I had like a year or two where I was getting quite a lot of bookings. I was alright, I wasn’t clearing out rooms or anything! When I first started making tunes, I didn’t have any expectations, I was just doing it for a laugh. Then when I released a couple of 12-inches suddenly people were like, 'What’s next?'. I thought, 'My God, the next thing that I do has got to be the best thing I’ve ever done' and the fun was kind of sucked out of it for me. Now I get paid to overanalyse other people’s music!"

Can you tell us about your first time at the studios?

"When I first started, I didn’t even really know what mastering was. I had just finished an English Literature degree at university and needed a job. I knew Christian Wright who already worked here, as we’re both from Chelmsford, and he heard of a job coming up that was very basic, you know, he said I would easily get it if I applied, and so I thought, 'Oh, I can go to Abbey Road, that’s got to be good!'

So my first job here was in a department that no longer exists called Video Services. It was basically like the copy rooms or the transfer rooms, but for videos. We’d get the new music video from someone like Kylie Minogue, and we'd have to make a hundred copies to send to MTV and Channel Four or wherever, you know, blah, blah, blah. I wasn’t even operating the machines; all I was doing was sticking labels on the tapes and dispatching them. It was the easiest job in the world. My salary at the time was £10,300 pounds a year, which you could just about survive on in London in 2004, and for which I was worth every penny.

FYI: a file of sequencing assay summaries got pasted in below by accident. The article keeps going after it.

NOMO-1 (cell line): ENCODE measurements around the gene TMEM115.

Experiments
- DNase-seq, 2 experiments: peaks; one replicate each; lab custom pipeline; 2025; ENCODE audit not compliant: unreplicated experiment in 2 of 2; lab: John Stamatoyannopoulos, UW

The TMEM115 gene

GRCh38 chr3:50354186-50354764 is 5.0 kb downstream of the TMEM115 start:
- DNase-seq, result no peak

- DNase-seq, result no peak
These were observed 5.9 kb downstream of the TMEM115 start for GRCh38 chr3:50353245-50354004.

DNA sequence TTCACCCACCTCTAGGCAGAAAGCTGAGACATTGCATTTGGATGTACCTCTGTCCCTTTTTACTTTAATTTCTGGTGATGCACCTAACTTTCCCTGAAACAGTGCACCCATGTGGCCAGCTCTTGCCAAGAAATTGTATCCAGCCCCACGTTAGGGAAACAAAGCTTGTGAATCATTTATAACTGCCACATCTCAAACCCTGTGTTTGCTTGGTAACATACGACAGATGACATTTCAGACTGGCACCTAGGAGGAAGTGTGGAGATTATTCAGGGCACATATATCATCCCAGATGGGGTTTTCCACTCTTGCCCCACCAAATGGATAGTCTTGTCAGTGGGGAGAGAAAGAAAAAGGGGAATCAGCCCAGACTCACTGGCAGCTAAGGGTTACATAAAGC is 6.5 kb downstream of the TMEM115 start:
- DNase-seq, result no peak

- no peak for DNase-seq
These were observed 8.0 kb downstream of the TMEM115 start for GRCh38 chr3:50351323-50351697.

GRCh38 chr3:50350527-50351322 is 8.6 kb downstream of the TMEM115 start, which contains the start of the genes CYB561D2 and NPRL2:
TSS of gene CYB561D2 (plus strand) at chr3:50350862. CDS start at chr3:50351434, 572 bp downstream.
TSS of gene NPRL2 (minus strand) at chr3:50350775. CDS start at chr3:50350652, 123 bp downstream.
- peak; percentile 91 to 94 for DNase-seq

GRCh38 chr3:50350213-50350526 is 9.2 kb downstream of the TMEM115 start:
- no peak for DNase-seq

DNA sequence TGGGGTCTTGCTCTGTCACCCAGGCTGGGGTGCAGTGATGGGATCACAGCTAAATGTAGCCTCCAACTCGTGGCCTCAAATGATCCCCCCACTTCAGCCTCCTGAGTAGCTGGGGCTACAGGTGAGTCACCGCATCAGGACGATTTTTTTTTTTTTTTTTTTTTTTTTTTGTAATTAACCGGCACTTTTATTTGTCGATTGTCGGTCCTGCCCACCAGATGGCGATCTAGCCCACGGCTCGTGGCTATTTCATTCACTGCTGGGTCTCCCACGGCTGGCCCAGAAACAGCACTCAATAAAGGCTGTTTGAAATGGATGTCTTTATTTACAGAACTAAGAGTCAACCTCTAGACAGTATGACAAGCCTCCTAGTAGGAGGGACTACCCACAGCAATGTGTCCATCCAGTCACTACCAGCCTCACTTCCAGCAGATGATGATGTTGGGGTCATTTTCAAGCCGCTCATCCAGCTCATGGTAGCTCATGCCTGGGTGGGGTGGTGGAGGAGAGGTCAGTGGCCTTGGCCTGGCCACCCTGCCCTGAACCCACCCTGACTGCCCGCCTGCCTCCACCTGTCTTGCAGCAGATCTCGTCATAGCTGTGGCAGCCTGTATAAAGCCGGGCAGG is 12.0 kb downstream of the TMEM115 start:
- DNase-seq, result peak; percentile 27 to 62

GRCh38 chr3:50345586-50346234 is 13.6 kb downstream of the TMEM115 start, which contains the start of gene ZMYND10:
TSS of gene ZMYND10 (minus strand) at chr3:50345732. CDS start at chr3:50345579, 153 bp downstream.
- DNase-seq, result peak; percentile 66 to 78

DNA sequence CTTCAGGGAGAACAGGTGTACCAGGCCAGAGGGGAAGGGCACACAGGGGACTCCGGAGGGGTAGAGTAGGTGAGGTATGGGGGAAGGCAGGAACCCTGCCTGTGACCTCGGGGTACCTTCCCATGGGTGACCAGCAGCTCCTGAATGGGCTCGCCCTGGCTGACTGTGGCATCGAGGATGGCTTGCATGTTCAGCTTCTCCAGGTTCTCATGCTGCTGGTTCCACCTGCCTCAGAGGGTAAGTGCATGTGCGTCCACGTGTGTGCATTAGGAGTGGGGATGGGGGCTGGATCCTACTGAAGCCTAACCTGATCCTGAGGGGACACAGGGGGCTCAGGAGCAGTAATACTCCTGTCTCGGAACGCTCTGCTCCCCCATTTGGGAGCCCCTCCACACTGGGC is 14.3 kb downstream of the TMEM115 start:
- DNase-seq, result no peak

I sort of remember my interview. I was very wet behind the ears, I probably turned up wearing a tie. Also, I didn’t have quite the same reverence as other people about The Beatles or Pink Floyd, not that I dislike them or anything, but I wasn’t overawed stepping into the building, which may have helped."

How did you end up in mastering? Was it pre-Abbey Road, or something you progressed into?

"The way I became a mastering engineer was not a very traditional way of doing it. After Video Services I bounced around a few other roles, all quite office/admin type stuff, which really was never me. Eventually a job came up in Post Production for a transfer engineer. By that time, I already knew I wanted to be a mastering engineer. I was making loads of music and DJing, all my wages were going on records every month and I was so fascinated by the vinyl cutting process. The main reason I wanted to get into mastering was because I just wanted to learn how to cut records! But before getting the job as a transfer engineer, it all still felt a bit pie-in-the-sky because I had no proper background in audio. I certainly didn’t know anything about studio recording. But I knew music and I knew records and I think I had a good ear.